At the moment, I'm in the middle of a section of the novel that dealing with Aktion T4, the Nazi program of deliberately killing people with disabilities. I knew the main details of this aspect of the Holocaust, but it's interesting to see characters I've come to know through other depicted events suddenly dealing with disability … disability as a social and political matter, not just medical. The main thing I'm curious about is whether the author will suggest that Aktion T4 was a rare "misstep" for the Nazis, in terms of domestic politics. I have read some accounts suggesting that the Nazis actually had to back off their "euthanasia" policy, or at least make it more secret, because they angered too many "good" Germans … including parents who might have previously been Nazi supporters. So far, the novel has hinted at this … focusing particular attention on a Catholic priest who has started making waves about the issue. This also highlights the extent to which many of the mainstream, "respectable" Christian denominations either supported the Nazis or cut some kind of informal deal with them in order to avoid stronger persecution.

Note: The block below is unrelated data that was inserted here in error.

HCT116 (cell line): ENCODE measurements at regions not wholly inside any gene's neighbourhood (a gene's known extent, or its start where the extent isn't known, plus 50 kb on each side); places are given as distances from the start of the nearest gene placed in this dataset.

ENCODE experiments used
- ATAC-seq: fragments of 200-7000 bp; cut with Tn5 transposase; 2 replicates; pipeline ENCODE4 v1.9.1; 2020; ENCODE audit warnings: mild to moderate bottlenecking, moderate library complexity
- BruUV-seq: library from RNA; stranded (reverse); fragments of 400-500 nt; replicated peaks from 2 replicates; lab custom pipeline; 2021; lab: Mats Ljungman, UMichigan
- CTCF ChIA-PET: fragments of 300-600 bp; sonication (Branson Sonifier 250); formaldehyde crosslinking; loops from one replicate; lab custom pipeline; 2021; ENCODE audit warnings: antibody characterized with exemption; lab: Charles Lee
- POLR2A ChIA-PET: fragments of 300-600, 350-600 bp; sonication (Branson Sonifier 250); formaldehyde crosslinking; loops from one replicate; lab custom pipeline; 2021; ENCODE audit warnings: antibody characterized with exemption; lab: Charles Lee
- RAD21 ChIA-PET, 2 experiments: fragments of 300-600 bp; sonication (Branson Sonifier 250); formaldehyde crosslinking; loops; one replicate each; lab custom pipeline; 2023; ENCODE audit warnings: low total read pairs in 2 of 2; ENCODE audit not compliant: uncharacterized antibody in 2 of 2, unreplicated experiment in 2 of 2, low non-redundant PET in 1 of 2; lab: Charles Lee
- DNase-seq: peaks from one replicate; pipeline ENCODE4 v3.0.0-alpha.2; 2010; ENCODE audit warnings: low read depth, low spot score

So far, the novel hasn't fleshed out any of the theories or justifications that underpinned Aktion T4, just a brief reference to the high cost of care. My understanding is that there were a variety of "ideas" behind the "program".
I admit that I can't help thinking about this when I hear debates over "assisted suicide" and the "right to die". I agree that today, these issues are mostly about personal choice, not governent-sponsored extermination. On the other hand, I've heard plenty of arguments over this evolve towards issues of cost, to families and to society, so I don't think the comparison is too radical. Godwin's Law states that the longer an online debate goes on, the more likely it is for someone to resort to a Nazi Germany analogy. Nazi analogies are too common and easy to draw, but occasionally, they actually are valid.